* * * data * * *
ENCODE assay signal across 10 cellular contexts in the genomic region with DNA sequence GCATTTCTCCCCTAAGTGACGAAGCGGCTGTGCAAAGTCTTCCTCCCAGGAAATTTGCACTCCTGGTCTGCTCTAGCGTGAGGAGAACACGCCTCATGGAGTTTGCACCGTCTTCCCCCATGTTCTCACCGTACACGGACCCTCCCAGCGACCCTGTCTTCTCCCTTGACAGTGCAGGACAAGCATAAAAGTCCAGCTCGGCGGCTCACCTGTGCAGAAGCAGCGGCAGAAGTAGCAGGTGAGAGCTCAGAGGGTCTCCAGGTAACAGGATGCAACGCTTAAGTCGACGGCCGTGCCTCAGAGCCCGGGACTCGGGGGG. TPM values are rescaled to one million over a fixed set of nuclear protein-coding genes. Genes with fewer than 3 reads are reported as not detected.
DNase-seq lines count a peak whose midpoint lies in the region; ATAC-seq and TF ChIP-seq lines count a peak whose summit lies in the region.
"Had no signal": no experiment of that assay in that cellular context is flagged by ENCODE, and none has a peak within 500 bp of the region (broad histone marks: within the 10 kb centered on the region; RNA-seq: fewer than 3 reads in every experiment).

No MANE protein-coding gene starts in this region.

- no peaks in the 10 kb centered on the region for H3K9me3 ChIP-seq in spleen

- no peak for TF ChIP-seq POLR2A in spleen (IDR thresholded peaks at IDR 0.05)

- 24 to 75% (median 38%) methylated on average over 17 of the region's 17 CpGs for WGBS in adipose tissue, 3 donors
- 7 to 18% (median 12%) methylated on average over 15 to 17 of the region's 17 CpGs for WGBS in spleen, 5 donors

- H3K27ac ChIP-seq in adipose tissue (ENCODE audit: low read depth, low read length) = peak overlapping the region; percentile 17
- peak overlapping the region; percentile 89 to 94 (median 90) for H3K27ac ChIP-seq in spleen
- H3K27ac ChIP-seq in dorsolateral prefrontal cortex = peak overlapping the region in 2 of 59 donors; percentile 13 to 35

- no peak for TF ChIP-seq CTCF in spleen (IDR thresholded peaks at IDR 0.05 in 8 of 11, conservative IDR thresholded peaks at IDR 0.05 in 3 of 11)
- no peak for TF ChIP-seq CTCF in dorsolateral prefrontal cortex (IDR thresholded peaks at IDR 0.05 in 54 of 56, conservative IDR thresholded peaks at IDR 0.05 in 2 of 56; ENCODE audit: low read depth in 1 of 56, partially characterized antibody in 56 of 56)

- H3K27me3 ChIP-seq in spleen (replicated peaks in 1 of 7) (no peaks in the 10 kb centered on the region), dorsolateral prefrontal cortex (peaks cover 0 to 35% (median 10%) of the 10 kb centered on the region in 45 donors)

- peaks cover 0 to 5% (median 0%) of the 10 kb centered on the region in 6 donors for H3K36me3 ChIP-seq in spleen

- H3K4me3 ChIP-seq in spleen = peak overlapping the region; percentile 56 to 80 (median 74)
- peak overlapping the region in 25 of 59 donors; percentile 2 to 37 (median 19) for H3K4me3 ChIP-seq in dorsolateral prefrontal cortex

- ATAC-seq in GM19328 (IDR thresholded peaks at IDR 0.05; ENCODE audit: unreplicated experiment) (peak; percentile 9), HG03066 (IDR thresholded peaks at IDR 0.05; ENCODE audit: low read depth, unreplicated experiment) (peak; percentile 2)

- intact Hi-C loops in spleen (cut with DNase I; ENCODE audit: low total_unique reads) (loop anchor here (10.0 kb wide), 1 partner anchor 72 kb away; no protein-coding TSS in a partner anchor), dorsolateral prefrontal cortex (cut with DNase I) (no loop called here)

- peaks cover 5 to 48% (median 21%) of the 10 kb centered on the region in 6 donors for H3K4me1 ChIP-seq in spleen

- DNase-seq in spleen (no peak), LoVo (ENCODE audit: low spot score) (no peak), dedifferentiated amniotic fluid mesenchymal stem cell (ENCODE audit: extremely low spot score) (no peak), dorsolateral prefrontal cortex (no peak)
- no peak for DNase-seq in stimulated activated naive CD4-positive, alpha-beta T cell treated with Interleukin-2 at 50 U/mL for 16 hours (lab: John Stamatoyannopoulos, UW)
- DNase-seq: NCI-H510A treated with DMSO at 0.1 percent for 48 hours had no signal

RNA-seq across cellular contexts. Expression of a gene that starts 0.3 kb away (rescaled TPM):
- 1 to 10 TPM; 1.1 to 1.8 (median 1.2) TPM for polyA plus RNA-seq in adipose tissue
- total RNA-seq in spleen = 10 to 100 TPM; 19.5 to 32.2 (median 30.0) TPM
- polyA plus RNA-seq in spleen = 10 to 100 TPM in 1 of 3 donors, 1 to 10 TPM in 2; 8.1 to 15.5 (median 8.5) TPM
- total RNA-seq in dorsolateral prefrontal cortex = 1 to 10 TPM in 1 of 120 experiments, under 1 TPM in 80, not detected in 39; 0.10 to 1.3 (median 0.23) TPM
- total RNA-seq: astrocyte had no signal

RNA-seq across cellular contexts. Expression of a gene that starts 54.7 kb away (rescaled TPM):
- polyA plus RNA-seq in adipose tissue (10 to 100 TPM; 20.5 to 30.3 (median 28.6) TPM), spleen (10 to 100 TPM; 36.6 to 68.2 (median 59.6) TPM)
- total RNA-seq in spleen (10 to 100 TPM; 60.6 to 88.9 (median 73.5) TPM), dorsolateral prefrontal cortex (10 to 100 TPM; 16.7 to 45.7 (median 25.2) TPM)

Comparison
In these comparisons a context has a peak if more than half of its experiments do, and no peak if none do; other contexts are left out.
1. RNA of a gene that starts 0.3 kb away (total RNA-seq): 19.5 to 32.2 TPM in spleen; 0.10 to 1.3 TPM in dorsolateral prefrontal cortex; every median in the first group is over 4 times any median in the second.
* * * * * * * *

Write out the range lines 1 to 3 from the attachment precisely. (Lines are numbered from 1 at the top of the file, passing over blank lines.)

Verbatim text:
ENCODE assay signal across 10 cellular contexts in the genomic region with DNA sequence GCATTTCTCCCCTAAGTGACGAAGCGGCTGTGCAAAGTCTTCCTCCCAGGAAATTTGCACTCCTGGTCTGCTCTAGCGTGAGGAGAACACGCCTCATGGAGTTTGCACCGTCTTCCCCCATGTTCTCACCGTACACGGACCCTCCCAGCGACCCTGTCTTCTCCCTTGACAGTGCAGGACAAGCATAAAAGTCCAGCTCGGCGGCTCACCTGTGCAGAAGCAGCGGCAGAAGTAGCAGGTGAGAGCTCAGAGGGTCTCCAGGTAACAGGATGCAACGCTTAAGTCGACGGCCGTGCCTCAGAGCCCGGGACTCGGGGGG. TPM values are rescaled to one million over a fixed set of nuclear protein-coding genes. Genes with fewer than 3 reads are reported as not detected.
DNase-seq lines count a peak whose midpoint lies in the region; ATAC-seq and TF ChIP-seq lines count a peak whose summit lies in the region.
"Had no signal": no experiment of that assay in that cellular context is flagged by ENCODE, and none has a peak within 500 bp of the region (broad histone marks: within the 10 kb centered on the region; RNA-seq: fewer than 3 reads in every experiment).